This game’s story I wouldn’t call amazing, but it works for showing a world-ending threat. It connects to Revenant Saga in a way that players of Saga will see some fun Easter Eggs but newcomers can still play Dogma with no prior knowledge. The only downisde is that many of the characters’ dialogue in scenes will often be out in left field and it has a fair number of translation/grammar mistakes thrown into not only dialogue but some menus.
Like their other games, Revenant Dogma is a turn-based retro-style RPG. You travel around on a world map, visit towns and dungeons, and take place in turn-based battles. Like Saga before it, it also incorporates the uniqueness of being both a 2D and 3D RPG, with exploration being 2D like SNES-style RPGs and battles being more 3D in nature like PSX and newer RPGs.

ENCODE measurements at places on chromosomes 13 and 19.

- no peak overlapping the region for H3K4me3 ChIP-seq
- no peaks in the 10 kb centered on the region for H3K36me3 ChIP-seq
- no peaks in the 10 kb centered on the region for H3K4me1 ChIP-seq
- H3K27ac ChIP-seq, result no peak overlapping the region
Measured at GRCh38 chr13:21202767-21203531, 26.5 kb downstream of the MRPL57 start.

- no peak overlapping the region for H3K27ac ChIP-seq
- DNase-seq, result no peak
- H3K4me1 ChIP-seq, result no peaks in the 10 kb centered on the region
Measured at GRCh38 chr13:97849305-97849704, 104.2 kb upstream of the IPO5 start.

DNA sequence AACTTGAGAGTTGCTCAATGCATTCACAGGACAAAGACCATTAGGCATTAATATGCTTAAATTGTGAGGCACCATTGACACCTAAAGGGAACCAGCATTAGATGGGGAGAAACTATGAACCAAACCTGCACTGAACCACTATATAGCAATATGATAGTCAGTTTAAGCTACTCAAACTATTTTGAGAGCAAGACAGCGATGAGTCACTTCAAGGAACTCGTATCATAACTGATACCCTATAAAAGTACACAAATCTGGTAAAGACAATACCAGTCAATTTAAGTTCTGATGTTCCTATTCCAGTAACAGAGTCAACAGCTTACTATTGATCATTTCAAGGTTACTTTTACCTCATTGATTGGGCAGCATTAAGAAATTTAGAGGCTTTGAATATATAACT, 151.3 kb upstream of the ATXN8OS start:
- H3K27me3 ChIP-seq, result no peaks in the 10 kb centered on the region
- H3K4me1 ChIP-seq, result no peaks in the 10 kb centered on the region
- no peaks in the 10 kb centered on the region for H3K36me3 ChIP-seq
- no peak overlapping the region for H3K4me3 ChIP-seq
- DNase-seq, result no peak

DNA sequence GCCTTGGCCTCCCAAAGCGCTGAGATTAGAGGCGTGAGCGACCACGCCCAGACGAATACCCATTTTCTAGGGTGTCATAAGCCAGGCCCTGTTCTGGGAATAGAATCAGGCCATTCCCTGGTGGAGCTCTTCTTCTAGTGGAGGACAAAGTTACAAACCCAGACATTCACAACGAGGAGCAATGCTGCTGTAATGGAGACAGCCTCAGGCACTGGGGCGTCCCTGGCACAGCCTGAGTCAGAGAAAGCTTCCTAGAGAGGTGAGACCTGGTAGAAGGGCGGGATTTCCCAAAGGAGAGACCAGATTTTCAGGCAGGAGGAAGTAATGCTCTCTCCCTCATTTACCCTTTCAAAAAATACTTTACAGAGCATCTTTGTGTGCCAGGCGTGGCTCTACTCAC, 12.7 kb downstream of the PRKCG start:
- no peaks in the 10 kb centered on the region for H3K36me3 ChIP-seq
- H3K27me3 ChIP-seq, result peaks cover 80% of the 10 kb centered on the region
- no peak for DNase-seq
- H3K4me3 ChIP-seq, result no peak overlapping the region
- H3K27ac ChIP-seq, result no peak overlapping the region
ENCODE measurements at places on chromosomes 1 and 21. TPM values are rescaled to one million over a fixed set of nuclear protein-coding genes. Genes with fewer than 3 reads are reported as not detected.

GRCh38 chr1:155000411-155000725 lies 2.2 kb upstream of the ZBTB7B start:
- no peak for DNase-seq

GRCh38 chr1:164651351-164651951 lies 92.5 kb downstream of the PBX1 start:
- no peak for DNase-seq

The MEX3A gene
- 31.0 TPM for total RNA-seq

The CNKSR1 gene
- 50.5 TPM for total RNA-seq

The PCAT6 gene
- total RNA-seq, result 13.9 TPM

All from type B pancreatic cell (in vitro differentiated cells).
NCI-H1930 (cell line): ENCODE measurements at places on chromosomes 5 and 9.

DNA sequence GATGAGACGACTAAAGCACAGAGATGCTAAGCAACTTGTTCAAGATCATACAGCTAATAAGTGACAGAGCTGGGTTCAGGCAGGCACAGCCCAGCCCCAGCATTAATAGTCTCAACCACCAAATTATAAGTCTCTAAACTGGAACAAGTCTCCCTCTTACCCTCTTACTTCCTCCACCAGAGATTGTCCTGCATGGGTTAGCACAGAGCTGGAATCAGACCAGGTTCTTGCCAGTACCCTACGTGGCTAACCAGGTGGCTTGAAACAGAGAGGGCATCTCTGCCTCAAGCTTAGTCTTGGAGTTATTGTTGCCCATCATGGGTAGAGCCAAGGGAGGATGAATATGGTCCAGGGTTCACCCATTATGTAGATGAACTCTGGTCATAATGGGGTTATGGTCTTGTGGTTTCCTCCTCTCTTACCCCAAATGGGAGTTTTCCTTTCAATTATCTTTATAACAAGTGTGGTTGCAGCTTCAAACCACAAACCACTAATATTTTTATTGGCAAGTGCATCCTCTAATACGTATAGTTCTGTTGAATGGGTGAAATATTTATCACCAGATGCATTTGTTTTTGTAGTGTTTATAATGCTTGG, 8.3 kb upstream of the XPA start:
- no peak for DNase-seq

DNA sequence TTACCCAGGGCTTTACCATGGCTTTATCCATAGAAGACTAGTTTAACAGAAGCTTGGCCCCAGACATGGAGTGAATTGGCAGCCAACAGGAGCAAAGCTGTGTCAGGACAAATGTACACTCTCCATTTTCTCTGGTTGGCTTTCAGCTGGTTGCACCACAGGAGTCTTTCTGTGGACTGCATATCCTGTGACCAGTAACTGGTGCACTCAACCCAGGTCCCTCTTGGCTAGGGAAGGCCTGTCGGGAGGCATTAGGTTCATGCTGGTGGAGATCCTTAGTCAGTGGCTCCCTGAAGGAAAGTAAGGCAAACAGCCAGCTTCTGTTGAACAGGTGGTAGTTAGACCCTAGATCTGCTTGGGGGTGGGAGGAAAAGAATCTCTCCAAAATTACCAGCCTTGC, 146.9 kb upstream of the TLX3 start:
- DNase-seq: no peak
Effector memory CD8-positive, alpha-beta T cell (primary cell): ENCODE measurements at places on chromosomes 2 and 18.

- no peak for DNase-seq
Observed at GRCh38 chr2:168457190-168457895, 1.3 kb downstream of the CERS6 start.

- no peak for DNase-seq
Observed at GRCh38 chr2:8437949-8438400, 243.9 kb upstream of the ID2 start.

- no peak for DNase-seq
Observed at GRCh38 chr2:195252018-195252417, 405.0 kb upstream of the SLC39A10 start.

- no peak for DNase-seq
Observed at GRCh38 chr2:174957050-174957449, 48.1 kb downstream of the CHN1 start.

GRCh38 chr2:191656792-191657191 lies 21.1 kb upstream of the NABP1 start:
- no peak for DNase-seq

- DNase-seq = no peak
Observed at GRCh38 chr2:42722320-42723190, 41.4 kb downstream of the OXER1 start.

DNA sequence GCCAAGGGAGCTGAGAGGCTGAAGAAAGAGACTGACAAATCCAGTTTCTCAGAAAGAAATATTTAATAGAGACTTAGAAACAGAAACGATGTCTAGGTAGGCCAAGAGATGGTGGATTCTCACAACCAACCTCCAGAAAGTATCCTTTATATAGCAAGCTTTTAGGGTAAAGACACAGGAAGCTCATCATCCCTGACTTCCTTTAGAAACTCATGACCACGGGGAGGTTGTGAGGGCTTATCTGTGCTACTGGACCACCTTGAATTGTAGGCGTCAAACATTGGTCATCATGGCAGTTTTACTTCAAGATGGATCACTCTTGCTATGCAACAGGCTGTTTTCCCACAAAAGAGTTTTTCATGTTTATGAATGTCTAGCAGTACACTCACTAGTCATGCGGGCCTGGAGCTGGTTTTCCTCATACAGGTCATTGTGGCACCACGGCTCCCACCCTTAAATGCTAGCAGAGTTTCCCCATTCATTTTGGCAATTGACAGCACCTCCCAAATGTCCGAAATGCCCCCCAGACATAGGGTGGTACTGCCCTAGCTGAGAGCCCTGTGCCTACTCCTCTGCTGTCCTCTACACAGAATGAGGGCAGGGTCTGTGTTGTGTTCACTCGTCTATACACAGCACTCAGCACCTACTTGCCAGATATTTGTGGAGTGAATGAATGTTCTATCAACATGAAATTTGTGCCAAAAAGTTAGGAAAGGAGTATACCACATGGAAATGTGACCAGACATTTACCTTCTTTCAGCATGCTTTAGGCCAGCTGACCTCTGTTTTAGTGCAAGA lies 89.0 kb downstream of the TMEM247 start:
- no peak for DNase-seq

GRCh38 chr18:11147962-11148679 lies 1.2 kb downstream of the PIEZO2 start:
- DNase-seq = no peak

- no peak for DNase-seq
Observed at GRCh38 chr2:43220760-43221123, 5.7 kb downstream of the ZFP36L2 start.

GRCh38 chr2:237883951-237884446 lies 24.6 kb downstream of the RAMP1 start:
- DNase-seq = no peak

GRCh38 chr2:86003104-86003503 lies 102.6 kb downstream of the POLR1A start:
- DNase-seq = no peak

The progression in the game isn’t out of typical RPG fashion. You travel around on the world map, constantly pointed towards new areas from the story and you go to these areas to advance the story by talking to NPCs, navigating dungeons, and fighting through boss fights. Not really a lot to really stand out here.
Combat is where the uniqueness comes in. As I said before, this game retains Revenant Saga’s look of having 3D battles instead of 2D battles. More importantly is that the Transform system returns from Saga. As you play through the game, you obtain new transformations which are basically classes that you can go into. Certain skills are exclusive to certain classes, so you’ll be constantly switching between different transformations through battles to be able to use debuffs, magic attack skills, or just to get certain stat boosts that only certain forms grant you. It’s like having a class-based system, but your characters can freely swap classes in mid-battle.